If the whole or part of the remuneration is treated as a Guernsey source, it then falls within scope of the Employee Tax Instalment (“ETI”) regime and the employer is obliged to register with the GRS. Once registered, the overseas employer would deduct income tax and Guernsey Social Insurance contributions from the salary paid, in a manner similar to PAYE and NI.
Clearly this would be an inconvenience for many overseas employers who may be reluctant to comply with the requirements, particularly if this is only a temporary arrangement while travel restrictions persist. As overseas employers are outside of the jurisdiction of Guernsey tax regulation, it is expected that there would be little the Guernsey authorities could do to enforce this requirement and the resulting tax liability may then rest on the Guernsey based employee to settle personally.
Double taxation arrangement
There is little protection for employees afforded under the Guernsey/UK Double Taxation Arrangement (“DTA”) which seeks to clarify jurisdictional taxing rights. Article 14 of the agreement provides that:
…….salaries, wages and other similar remuneration derived by a resident of a Territory in respect of an employment shall be taxable only in that Territory unless the employment is exercised in the other Territory. If the employment is so exercised, such remuneration as is derived therefrom may be taxed in that other Territory.
This makes it clear that remuneration earned in Guernsey from a UK employer may be taxed in Guernsey and, as noted above, Guernsey tax regulation means that such income will be taxable.
Employees on secondment
There may be an exemption for employees working in Guernsey but paid by an overseas employer provided the individual is not physically present in Guernsey for more than 90 days in a calendar year. Provided the individual working in Guernsey does not create a permanent establishment in Guernsey (see below), the remuneration will remain subject only to UK PAYE and NI.
A significant concern for overseas employers with employees working from Guernsey is the risk of creating a permanent establishment (“PE”) in the Island. The implications of having a PE in Guernsey are that the company potentially becomes liable to Guernsey taxation in relation to any profits attributed to the PE. In general, the company standard rate of tax of 0% (zero) will apply** so the company would be in no worse a financial position. However, a PE means that the company would have the inconvenience of being required to file an annual Guernsey tax return and would of course be exposed to a tax liability should a positive rate of tax be applied in the future.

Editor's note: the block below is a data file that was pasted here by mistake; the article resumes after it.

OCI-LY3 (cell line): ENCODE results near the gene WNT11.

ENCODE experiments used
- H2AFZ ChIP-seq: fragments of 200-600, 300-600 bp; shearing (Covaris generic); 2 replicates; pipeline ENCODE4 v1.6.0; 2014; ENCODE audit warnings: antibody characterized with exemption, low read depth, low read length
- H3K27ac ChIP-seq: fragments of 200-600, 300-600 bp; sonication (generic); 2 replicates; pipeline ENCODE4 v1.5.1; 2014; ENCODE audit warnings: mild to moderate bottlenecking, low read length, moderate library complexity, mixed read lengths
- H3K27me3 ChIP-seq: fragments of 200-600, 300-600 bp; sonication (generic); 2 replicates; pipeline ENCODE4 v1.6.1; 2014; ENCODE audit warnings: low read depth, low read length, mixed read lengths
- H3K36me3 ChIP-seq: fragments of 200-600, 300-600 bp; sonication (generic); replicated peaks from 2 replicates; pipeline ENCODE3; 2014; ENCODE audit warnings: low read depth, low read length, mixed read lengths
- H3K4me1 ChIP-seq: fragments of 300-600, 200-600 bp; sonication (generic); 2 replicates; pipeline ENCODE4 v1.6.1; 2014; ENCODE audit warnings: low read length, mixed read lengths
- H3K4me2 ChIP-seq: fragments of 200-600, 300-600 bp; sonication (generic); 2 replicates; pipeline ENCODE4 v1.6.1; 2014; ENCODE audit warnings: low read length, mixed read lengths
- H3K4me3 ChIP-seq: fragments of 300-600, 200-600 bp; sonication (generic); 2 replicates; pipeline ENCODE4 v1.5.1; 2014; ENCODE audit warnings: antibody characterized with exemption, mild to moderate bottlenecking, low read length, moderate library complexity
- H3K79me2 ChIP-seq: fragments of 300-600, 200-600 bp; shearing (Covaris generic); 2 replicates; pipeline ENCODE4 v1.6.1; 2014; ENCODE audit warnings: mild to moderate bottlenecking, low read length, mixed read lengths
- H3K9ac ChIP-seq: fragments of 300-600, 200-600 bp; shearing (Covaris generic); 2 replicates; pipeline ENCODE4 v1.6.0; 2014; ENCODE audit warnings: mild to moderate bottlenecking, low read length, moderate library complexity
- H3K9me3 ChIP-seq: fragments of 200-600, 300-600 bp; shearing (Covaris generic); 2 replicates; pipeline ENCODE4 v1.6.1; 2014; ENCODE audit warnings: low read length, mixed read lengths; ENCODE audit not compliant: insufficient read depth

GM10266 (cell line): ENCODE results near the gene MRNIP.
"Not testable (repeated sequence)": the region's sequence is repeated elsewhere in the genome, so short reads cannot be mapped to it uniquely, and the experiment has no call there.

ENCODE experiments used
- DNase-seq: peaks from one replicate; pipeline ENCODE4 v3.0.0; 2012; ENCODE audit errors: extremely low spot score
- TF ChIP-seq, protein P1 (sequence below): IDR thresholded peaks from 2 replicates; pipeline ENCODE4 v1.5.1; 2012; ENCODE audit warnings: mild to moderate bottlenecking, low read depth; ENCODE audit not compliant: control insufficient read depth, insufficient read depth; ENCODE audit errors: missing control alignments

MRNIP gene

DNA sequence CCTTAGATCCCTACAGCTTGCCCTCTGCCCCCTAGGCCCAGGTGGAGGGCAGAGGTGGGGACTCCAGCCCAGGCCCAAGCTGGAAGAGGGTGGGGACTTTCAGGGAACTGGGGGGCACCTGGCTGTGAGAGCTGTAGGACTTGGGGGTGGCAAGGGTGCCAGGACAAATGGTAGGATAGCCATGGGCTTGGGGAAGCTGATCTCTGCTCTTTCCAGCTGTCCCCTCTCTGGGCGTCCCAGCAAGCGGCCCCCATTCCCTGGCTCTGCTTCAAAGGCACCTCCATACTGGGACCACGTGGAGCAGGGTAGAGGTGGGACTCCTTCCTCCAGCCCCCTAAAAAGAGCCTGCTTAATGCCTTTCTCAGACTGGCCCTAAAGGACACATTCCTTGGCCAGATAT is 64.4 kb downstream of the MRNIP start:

Article 5 of the Guernsey/UK DTA defines the meaning of “permanent establishment”. It means a fixed place of business through which the business of an enterprise is wholly or partly carried on. It includes amongst other things a place of management, branch and office.
This article does not go into great depth on the definition of a PE but important points to consider are that the maintenance of a fixed place of business as referred to above does not include a place used solely for the purposes of carrying on any activity of a “preparatory or auxiliary character”. So, a person carrying on a junior administrative non-client facing role will not necessarily cause the company to have a PE in Guernsey. In addition, any place of business of a clearly temporary and short-term nature is also unlikely to create a PE.
Conversely, where a person (other than an independent agent) is acting on behalf of an overseas business and has authority to conclude contracts on its behalf, and habitually exercises that authority, the overseas business is deemed to have a PE in Guernsey in relation to the activity of that person. Of course, the attribution of any revenue (and therefore taxable profit) in relation to the activity of the Guernsey PE would need to be established on a case-by-case basis.
** Some business activity carried on in Guernsey is subject to higher rates of tax, for instance income arising from regulated activity such as financial services which is taxable at the company intermediate rate of 10% and income from Guernsey property ownership taxable at the company higher rate of 20%. A business carrying on a regulated activity in Guernsey through a PE should also consider whether it needs to register with the GFSC or other regulatory body.
Clearly there are potential concerns for anyone in this situation and for their overseas employers and it is recommended that specific advice is sought by employers and individuals impacted, to understand how the tax rules will apply in their circumstances and any action that should be taken.